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## Homework Statement

How many non-isomorphic groups of two elements are there?

## Homework Equations

## The Attempt at a Solution

I don't understand exactly what we are being asked.

If we have a group of two elements under, say, addition, then [itex]G =\{0, g\}[/itex].

Then also [itex]g+g = 0[/itex] must be true, means [itex]g[/itex] is its own opposite. (of order 2).

Now, how should I construct a group under some operation ##*##: [itex]G' = \{e, g'\}[/itex], where ##e## is the unit/zero element (depending on operation) such that [itex]G[/itex] and [itex]G'[/itex] are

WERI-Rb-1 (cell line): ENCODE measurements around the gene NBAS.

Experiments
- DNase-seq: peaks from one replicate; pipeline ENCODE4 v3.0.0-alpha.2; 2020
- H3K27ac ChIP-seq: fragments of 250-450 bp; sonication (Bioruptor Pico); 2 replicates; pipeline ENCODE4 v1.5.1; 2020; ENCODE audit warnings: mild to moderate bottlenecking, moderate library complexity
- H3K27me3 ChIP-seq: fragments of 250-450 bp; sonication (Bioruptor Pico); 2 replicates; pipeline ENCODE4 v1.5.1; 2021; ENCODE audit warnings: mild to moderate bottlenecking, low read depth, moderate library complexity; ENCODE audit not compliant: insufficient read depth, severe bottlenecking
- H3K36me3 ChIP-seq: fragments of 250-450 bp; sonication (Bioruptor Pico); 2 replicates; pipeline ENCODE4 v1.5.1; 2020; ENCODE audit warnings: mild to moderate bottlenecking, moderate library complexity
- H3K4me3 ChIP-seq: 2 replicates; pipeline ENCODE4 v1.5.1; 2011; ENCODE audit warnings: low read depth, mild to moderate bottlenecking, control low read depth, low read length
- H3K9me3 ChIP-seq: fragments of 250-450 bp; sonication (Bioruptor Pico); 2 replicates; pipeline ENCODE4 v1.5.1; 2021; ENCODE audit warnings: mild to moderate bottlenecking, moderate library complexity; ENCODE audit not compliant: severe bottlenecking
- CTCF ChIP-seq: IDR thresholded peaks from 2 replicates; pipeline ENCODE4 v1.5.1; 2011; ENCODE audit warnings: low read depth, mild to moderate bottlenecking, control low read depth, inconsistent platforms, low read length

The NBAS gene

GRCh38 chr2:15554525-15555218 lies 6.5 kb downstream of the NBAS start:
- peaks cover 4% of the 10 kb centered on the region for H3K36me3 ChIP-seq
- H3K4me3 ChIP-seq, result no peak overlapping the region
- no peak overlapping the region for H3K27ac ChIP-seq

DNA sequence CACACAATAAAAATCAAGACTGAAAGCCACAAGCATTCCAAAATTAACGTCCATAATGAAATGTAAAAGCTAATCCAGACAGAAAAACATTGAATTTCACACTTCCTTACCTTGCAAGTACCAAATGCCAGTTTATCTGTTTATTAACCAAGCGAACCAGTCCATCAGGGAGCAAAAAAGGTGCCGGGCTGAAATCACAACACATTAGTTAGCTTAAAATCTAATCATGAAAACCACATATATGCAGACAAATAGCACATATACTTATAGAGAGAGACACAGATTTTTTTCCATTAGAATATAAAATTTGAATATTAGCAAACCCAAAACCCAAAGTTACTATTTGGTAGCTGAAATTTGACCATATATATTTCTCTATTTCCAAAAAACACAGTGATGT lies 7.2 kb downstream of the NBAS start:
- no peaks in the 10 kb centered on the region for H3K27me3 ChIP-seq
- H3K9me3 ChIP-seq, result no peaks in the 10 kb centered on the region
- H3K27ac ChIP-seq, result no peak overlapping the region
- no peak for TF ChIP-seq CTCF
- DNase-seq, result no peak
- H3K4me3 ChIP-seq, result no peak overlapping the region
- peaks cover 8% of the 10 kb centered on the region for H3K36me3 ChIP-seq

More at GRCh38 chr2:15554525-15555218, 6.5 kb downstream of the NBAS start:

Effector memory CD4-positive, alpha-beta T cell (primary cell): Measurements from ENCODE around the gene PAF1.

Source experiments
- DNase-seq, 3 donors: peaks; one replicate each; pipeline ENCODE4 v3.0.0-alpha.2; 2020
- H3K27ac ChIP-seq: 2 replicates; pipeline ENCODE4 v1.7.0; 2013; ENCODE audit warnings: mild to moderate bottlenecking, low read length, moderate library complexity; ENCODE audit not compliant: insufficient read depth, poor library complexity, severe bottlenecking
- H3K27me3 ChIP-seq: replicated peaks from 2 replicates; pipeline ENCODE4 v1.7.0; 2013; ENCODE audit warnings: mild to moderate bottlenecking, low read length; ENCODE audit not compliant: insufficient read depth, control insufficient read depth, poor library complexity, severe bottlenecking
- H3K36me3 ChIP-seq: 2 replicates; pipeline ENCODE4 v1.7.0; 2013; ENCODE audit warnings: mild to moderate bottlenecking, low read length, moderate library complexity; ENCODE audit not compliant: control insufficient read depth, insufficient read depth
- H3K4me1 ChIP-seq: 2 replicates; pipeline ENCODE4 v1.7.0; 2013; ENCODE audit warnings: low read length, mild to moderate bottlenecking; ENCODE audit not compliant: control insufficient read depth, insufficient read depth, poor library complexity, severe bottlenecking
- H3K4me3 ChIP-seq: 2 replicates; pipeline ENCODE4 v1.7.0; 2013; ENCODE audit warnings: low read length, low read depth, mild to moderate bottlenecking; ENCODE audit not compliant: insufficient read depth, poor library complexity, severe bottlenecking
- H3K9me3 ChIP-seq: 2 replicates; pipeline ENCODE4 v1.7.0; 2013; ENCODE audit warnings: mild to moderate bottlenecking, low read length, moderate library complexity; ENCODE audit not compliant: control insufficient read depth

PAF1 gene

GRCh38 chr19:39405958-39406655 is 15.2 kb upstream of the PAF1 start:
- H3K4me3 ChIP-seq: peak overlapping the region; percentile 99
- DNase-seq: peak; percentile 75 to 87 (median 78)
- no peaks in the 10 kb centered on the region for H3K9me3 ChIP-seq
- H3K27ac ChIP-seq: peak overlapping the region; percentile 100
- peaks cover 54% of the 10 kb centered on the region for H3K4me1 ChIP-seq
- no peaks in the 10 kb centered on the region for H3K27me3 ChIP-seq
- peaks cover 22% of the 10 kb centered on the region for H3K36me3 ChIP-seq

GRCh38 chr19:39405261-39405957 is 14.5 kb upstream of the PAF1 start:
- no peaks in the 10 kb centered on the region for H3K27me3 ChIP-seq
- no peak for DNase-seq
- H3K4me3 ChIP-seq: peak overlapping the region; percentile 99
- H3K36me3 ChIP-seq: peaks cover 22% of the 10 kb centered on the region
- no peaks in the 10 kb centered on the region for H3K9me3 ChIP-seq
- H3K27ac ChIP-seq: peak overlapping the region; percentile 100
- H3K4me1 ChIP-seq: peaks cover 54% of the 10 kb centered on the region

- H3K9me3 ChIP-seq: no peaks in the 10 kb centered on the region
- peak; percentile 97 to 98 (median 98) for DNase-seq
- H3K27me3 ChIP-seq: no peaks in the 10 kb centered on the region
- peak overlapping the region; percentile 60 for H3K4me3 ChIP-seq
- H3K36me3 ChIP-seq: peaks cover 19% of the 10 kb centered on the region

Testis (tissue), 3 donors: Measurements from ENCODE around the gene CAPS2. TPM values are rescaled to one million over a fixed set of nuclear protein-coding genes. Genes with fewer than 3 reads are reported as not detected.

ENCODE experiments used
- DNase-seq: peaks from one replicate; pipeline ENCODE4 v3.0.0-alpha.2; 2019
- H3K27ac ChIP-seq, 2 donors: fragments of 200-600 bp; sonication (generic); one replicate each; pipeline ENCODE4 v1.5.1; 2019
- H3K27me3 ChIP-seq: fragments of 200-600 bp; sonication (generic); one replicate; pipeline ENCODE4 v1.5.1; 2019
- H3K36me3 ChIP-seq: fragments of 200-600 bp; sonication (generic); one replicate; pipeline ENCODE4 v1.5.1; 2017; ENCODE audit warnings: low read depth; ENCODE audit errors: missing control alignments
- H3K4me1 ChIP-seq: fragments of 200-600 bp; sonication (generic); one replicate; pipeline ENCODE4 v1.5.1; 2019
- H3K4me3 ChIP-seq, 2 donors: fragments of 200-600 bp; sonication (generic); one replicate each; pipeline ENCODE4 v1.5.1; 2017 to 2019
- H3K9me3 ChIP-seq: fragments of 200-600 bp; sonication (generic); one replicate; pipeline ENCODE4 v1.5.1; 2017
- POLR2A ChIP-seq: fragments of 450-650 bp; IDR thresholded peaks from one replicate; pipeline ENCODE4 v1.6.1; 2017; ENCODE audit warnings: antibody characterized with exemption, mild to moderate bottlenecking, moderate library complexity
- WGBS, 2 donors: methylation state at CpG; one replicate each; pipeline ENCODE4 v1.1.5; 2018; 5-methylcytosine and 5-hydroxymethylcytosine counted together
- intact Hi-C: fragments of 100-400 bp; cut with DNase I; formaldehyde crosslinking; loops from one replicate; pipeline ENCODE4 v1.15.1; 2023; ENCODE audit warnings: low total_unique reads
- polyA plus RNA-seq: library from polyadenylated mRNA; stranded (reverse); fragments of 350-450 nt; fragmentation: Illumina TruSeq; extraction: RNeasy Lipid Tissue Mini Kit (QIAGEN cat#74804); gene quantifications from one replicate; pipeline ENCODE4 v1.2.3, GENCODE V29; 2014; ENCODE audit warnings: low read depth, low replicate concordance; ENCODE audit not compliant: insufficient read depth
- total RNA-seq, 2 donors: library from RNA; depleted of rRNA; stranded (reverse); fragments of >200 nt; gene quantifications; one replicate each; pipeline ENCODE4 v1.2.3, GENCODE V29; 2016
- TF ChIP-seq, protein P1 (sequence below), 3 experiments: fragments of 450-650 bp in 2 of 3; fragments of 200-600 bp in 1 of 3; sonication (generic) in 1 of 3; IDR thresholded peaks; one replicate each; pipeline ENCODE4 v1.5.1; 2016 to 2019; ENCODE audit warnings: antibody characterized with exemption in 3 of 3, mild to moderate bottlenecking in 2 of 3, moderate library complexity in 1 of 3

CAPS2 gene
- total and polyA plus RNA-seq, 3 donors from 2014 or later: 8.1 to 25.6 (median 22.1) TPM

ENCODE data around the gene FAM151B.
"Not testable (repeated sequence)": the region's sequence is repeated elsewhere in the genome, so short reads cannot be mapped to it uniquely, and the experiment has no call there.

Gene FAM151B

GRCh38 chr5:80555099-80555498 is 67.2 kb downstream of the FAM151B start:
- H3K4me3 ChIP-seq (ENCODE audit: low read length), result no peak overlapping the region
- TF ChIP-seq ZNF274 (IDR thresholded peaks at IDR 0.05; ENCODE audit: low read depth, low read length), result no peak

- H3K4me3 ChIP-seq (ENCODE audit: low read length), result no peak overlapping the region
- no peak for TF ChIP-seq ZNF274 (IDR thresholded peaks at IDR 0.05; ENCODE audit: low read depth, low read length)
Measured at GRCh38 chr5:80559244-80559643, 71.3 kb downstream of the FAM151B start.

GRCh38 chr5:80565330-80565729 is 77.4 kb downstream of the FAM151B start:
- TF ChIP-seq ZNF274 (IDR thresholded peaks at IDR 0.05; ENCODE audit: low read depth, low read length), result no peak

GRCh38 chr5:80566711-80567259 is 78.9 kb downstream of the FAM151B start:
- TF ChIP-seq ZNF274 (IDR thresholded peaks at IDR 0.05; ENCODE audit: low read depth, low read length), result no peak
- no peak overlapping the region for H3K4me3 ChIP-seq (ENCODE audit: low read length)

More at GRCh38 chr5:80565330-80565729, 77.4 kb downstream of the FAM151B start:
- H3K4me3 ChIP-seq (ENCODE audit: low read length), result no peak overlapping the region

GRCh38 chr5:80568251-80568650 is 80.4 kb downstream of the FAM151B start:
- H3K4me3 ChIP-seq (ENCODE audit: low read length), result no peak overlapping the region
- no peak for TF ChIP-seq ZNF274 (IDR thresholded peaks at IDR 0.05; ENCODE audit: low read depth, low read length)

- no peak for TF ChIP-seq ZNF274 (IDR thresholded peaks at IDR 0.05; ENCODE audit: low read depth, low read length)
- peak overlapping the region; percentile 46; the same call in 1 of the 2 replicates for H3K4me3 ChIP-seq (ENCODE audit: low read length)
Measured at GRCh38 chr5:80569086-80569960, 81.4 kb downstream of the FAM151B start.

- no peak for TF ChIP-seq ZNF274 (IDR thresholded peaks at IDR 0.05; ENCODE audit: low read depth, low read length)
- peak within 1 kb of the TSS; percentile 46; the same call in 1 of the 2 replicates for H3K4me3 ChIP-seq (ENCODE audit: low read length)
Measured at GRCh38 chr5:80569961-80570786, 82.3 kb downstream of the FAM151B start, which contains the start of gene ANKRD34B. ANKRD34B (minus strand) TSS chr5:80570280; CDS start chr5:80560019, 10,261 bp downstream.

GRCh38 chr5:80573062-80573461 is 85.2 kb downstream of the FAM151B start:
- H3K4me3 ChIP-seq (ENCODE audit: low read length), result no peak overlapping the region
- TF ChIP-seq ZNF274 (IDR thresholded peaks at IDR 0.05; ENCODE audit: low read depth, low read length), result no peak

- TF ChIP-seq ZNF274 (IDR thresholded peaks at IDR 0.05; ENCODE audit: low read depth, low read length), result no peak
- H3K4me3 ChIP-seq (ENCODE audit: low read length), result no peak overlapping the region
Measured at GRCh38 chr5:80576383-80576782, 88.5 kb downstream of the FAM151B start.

**not**isomorphic?

[itex]G\cong G'[/itex] iff there exists a bijective group homomorphism [itex]f: G\to G'[/itex]

I can define [itex]f[/itex] such that:

[itex]f(0) = e[/itex] (satisfies one of the group homormorphism requirement)

[itex]f(g) = g'[/itex]

Is bijection and

[itex]f(0+g) = f(g) = g' = e*g'[/itex]

[itex]f(g+g) = f(0) = e = g'*g'[/itex]

so [itex]G\cong G'[/itex]

What must I do to generate non-isomorphic groups of two elements?

In general, for any ##n##, how can I determine the number of non-isomorphic groups of ##n## elements?

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